Introduction

The concentration of trace constituents in the atmosphere would rise quickly if sink mechanisms did not assure thecleansing of the atmosphere. Thus, Hales (1978) calculated from the sulfur source strength and the tropospheric volume that the average sulfur concentration would increase annually about 70/igm-3 without the action of removal processes. This means that within 1 year remote tropospheric air would become at least as polluted as dirty urban locations are today.

We have seen in Chapter 3 that in the case of several trace gases (H2, CH4, CO, 03, N20) these sink mechanisms are provided by chemical reactions producing components that are utilized by the biosphere. Another possibility for the removal of some gaseous species (sulfur, nitrogen and organic compounds) is their transformation into particulate matter (see Chapters 3 and 4).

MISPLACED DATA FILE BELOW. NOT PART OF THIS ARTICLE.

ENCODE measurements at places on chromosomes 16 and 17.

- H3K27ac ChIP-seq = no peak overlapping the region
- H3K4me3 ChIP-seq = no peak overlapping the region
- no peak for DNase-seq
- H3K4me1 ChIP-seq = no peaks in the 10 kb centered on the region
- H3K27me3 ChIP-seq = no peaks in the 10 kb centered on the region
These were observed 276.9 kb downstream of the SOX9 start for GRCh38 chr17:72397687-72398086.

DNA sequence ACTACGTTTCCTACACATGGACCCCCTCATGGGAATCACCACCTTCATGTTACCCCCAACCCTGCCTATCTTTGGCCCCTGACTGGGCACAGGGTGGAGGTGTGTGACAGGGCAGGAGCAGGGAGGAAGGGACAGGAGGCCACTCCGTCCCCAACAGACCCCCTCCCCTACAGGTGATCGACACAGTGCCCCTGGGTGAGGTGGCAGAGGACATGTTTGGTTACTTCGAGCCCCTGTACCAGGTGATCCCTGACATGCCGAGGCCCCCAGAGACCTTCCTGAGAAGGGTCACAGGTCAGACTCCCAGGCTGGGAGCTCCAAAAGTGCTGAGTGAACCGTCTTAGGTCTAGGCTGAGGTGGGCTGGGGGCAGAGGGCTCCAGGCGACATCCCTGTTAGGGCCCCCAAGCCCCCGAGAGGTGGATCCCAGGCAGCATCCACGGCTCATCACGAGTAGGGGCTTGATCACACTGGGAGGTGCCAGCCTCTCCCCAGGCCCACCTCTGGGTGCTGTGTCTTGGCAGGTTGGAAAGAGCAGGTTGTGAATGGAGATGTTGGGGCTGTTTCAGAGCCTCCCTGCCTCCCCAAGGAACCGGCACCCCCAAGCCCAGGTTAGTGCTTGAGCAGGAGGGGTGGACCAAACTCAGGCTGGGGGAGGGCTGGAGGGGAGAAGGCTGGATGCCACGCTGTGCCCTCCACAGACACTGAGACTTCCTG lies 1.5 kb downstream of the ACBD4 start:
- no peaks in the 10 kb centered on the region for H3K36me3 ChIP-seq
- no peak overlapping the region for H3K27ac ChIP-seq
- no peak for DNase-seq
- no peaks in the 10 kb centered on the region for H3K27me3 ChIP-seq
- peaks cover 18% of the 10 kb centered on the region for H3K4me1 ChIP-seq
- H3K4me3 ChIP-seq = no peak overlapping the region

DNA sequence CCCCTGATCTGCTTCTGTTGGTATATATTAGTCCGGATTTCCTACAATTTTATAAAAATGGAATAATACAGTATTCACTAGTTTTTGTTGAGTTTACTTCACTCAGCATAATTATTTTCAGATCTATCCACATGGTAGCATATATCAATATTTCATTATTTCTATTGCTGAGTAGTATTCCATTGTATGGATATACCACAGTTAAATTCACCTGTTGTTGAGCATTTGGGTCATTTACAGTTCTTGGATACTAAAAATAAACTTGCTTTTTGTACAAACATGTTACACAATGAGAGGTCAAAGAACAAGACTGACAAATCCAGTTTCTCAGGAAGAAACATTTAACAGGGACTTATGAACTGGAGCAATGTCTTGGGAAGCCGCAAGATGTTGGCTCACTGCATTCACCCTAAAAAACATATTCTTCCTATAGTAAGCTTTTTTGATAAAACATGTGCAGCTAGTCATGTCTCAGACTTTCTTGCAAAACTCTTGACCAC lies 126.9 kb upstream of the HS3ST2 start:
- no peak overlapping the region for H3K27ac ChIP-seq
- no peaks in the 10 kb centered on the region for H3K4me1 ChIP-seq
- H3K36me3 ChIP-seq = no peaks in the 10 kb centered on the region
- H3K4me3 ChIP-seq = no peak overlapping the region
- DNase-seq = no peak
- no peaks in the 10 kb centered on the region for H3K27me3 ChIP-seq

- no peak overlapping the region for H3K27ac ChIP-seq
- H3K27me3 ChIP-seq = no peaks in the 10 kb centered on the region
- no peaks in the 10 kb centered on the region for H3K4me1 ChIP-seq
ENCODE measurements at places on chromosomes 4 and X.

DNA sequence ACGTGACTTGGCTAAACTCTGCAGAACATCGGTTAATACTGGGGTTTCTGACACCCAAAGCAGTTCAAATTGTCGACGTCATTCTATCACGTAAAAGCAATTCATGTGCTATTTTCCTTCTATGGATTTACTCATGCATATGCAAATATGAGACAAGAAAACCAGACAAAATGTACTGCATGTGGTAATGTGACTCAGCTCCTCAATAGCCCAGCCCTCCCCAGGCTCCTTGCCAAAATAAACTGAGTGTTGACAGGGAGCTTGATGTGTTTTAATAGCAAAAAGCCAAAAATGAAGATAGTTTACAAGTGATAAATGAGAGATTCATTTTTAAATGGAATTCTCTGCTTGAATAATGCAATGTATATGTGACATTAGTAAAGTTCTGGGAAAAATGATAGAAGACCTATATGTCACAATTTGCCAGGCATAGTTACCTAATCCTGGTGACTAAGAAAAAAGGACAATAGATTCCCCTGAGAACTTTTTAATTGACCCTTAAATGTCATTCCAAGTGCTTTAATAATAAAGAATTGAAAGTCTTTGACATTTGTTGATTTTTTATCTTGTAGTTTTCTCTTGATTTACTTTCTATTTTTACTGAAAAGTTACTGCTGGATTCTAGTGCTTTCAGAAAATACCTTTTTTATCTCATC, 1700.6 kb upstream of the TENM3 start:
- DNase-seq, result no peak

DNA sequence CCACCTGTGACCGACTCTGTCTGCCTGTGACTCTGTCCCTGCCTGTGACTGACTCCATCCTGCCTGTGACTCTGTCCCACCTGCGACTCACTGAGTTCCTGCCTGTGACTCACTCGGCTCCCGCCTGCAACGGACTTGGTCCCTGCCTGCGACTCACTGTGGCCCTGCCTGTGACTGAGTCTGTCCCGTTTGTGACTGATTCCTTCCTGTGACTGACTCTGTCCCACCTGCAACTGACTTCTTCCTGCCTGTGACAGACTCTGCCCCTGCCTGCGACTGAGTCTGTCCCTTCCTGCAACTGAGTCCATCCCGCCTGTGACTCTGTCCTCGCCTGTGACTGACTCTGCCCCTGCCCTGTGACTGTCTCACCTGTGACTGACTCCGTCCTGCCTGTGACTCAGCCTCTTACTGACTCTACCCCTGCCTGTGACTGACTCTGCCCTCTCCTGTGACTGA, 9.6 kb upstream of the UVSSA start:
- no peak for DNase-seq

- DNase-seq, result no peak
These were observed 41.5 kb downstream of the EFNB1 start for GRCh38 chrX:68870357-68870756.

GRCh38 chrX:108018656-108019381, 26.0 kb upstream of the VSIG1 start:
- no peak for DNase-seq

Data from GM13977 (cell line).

The aim of this chapter is to present briefly our ideas on the removal of aerosol particles and water soluble gases (e.g. S02, NH3, N02), both during dry weather conditions (d ry removal) and during periods with cloud and precipitation formation (wet removal). Because of wet removal, precipitation water contains many soluble (and insoluble) materials, as we will see at the end of this chapter.

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